A recently approved vaccine called Gardasil 9 protects against more strains of HPV and HPV-related cancers than any vaccine currently available. But who should get it? And how did it get so much better? Here's a complete rundown on the state of the art in HPV-cancer prevention.

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In June 2006, the U.S. Food and Drug Administration approved the original version of Gardasil.

The vaccine, which is produced by Merck, protects against several types of human papillomavirus (HPV), the most prevalent sexually transmitted disease in the U.S. and around the world.

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There are well over 100 different strains of HPV, more than 40 of which are spread via sexual contact, but the biggest offenders – from a cosmetic, economic, and public health standpoint – are HPV types 6 and 11 (which account for nearly all cases of genital warts); and 16 and 18 (which are implicated in an estimated 70% of cervical cancers and the majority of HPV-caused vaginal, penile, vulvar, and anal cancers). The version of Gardasil that won FDA-approval in 2006 was "quadrivalent," indicating it protected against four types of HPV. Which four? You guessed it: 6, 11, 16 and 18.

HPV vaccines can only protect someone from virus types that they are not currently infected with. For this reason, these vaccines are most effective when they are administered before a person becomes sexually active. This is why the vaccine is primarily recommended for younger people (though the vaccine can protect from future infection by other virus types that a person is not presently carrying).

In December 2014, the FDA approved a new HPV vaccine called Gardasil 9.

As its name suggests, the improved vaccine boosts the number of strains against which the original Gardasil protects to nine, adding HPV types 31, 33, 45, 52 and 58 (which cause an estimated 20 percent of cervical cancers) to the existing list of inoculable strains. The improved vaccine, in other words, significantly broadens Gardasil's defensive scope against HPV-related cancers. As the FDA put it: "Gardasil 9 has the potential to prevent approximately 90 percent of cervical, vulvar, vaginal and anal cancers, up from about 70 percent protection with the current vaccine.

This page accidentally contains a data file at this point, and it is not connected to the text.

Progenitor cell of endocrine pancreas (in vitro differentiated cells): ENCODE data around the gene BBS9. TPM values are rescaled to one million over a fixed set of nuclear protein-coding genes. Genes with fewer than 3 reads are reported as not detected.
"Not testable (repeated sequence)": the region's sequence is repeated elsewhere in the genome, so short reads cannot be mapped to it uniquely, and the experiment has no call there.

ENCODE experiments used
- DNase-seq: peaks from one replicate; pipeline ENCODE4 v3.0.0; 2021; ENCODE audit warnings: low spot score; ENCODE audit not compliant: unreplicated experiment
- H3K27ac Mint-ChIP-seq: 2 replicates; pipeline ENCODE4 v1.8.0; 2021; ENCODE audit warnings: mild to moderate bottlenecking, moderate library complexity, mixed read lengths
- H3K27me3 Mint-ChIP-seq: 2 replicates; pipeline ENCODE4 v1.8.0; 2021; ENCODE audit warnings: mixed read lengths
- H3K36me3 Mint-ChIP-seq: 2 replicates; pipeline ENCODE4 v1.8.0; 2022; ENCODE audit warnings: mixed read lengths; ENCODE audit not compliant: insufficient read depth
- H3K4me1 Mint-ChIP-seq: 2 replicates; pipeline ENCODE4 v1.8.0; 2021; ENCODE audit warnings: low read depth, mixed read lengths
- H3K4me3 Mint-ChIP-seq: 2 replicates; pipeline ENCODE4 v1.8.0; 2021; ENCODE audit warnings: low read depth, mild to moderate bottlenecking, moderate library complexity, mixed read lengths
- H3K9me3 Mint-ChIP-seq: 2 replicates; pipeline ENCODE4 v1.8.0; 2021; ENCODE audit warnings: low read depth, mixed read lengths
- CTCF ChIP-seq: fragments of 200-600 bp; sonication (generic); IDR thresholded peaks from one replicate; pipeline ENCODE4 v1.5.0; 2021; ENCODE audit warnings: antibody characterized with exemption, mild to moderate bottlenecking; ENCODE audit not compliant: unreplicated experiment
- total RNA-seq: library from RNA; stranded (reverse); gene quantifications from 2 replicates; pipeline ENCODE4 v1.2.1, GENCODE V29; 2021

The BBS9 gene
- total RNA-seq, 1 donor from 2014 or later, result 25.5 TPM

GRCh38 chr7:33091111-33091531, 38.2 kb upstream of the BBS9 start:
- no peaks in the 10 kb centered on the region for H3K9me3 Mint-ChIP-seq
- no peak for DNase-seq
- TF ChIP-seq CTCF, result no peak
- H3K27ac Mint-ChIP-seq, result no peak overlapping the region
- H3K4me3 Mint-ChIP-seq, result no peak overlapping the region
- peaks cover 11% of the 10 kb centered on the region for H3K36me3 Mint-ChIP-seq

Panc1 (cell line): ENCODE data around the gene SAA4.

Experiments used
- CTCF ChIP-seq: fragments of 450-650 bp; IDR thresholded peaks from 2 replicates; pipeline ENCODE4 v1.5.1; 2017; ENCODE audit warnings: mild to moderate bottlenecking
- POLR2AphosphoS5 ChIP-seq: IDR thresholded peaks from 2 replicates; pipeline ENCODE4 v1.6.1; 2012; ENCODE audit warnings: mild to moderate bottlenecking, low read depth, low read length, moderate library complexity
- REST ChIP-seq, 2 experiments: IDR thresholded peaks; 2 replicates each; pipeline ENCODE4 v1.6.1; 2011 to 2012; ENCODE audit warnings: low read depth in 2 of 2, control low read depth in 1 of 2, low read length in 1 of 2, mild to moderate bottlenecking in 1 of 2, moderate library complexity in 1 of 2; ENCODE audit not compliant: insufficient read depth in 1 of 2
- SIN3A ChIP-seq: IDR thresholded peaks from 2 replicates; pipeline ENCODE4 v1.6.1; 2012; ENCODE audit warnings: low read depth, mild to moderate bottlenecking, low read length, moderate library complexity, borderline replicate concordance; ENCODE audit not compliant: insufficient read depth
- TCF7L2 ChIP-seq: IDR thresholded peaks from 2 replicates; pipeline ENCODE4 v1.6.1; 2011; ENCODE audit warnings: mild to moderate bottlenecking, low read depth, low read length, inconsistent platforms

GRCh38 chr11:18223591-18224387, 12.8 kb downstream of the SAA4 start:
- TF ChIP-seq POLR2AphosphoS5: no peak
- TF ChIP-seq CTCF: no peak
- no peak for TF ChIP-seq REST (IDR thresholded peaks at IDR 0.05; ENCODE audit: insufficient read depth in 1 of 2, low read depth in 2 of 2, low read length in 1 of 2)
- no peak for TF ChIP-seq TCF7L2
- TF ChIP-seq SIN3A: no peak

Gardasil 9's approval means there will soon be three HPV vaccine options available in the United States.

They include: The original, quadrivalent Gardasil; the bivalent Cervarix (which is manufactured by GlaxoSmithKline and protects against infection from the cervical-cancer-causing HPV-16 and -18 only); and the new, 9-valent Gardasil 9. Gardasil 9 is approved for use in females ages 9 to 26 and males ages 9 to 15 (University of North Carolina at Chapel Hill's Noel Brewer, who has conducted research for Merch, anticipates the vaccine will be approved for males 16 and up within the year), and is slated to become widely available in the coming months. Until it does, consider receiving Gardasil or Cervarix as recommended by the CDC.

In a study published February 19th, 2015 in the New England Journal of Medicine, Gardasil 9 was found to provide greater cancer protection than the original Gardasil.